Monday, April 28, 2014

2-week old chicks; breeds, parents and names

Our chicks are now two weeks old (they were born on a Sunday night). I want to introduce you to them, individually, by name, breed and "owner."

Breed: Silkie
Parent: Marissa
Name: Flora
Adult weight: 4 lbs.

Distinctions: currently the largest chick, but will eventually be the smallest. Silkies are a bantam breed, meaning they are a small bird.

However, the fun part about owning a silkie is the way they look as an adult. As this one grows, up, there will be many photos, and I'll ask Marissa to write a guest post about her very fun-looking bird!
Breed: Ameraucana
Parent: Matt
Name: Betsy Ross
Adult weight: 5.5 lbs.

Distinctions: so far, the loudest and most talkative of the flock. Americana chickens are also known as "easter eggers" because they lay bluish to greenish eggs.

Betsy Ross can also be credited for the sudden move into larger quarters. The photo below is what I found when I went into the garage late last week! Betsy had found her wings!

Breed: Silver-Laced Wyandotte
Parent: Josh
Name: Olive
Adult weight: 5 lbs.

Distinctions: Olive and I have bonded. She now sits in my hand without holding her still, and often won't step off it when I lower her back into the brooder.

She will have silver-tipped feathers and is a striking bird as an adult.

Breed: Buff Orpington
Parent: Jay
Name: Prissy (Lady Priscilla d'Ova)
Adult weight: 6 lbs.

Distinctions: We've read that Buff Orpington's are the "golden retrievers" of the chicken world - that is to say, they are calm, quiet and love people. Prissy is no exception, she's probably the quietest (and at the moment, the smallest) bird in our flock. And she just hangs out with Jay, cool as a chicken could be.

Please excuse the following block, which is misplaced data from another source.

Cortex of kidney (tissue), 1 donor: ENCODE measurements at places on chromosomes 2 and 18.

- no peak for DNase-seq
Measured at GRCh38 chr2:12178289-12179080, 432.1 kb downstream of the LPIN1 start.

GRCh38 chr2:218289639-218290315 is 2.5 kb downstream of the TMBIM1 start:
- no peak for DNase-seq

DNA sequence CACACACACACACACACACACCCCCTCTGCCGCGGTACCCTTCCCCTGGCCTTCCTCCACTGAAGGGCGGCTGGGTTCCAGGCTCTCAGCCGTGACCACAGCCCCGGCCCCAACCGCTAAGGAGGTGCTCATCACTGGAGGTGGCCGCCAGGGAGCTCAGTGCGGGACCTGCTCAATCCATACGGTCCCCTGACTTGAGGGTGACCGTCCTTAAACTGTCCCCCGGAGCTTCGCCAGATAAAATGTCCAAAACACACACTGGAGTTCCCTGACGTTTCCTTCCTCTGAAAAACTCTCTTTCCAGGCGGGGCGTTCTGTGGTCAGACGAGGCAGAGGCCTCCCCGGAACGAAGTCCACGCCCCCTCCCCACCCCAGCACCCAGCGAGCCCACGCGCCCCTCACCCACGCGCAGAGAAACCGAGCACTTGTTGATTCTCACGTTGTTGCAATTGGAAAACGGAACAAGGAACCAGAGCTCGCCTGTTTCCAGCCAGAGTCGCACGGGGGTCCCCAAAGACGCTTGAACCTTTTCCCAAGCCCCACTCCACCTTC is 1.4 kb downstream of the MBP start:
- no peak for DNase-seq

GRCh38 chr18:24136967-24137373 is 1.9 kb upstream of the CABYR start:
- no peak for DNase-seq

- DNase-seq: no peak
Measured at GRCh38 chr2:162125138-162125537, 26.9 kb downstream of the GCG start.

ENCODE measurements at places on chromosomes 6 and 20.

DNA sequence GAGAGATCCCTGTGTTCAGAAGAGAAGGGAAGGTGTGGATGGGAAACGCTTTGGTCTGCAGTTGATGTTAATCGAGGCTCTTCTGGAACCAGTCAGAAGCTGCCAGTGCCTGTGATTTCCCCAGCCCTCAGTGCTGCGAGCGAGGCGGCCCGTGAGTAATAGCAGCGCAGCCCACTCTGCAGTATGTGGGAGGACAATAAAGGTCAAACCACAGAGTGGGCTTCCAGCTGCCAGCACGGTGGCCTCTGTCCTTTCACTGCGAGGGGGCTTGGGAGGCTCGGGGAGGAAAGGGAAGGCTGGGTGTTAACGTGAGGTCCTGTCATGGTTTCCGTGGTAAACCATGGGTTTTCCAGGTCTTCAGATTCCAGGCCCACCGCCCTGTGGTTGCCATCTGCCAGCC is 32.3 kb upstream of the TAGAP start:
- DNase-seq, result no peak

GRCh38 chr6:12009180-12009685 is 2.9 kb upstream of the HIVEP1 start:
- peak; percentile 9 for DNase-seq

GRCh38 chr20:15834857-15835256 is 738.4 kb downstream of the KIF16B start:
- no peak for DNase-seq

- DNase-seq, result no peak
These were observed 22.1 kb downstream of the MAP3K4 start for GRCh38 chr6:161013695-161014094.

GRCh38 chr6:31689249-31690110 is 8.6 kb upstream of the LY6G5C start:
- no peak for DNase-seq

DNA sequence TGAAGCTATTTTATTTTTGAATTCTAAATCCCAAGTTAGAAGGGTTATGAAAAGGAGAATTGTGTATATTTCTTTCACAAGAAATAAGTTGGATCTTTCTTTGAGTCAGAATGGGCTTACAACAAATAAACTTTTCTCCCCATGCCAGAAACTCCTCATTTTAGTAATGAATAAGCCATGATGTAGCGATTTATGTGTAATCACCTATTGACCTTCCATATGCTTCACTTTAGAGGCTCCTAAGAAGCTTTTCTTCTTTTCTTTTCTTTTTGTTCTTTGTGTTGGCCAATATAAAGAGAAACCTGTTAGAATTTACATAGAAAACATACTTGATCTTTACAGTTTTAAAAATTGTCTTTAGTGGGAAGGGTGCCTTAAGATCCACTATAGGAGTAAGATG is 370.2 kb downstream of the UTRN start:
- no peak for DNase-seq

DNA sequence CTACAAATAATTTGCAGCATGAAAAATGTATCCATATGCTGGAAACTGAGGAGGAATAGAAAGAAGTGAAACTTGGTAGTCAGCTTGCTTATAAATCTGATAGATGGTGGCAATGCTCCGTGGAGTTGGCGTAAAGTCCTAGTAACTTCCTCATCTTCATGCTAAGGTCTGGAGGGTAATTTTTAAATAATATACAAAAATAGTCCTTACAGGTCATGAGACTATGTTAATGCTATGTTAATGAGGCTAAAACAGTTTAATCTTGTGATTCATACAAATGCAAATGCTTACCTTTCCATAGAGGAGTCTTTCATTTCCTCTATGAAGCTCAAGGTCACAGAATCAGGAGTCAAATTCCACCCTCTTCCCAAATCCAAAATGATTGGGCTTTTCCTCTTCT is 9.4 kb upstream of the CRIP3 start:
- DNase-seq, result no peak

Breed: Black Australorpe
Parent: all of us
Name: Mifflin, or Miffy (named after the street we live on)
Adult weight: 5-7 lbs.

Distinctions: Mifflin is our "just in case bird," but don't tell her that, and we don't really talk about it. She's also totally illegal.

"Just in case of what?" you may ask, and you might follow up with "Illegal?"

The Madison chicken ordinance allow for four hens per property. While gender identifying chicks is 95% accurate at one day old, there's still that little chance we could get a male. However, Silkie birds can't be gender identified until they are six months old, so we have a 50/50 chance of getting a rooster. And, this is nature and one of the chicks could die (disease, predator). So Miffy is our just-in-case bird. But since the ordinance is really about not annoying your neighbors, and since Matt and Marissa are in on this with us, we're not concerned about breaking the ordinance.

I just hope no one from the city is reading this :)

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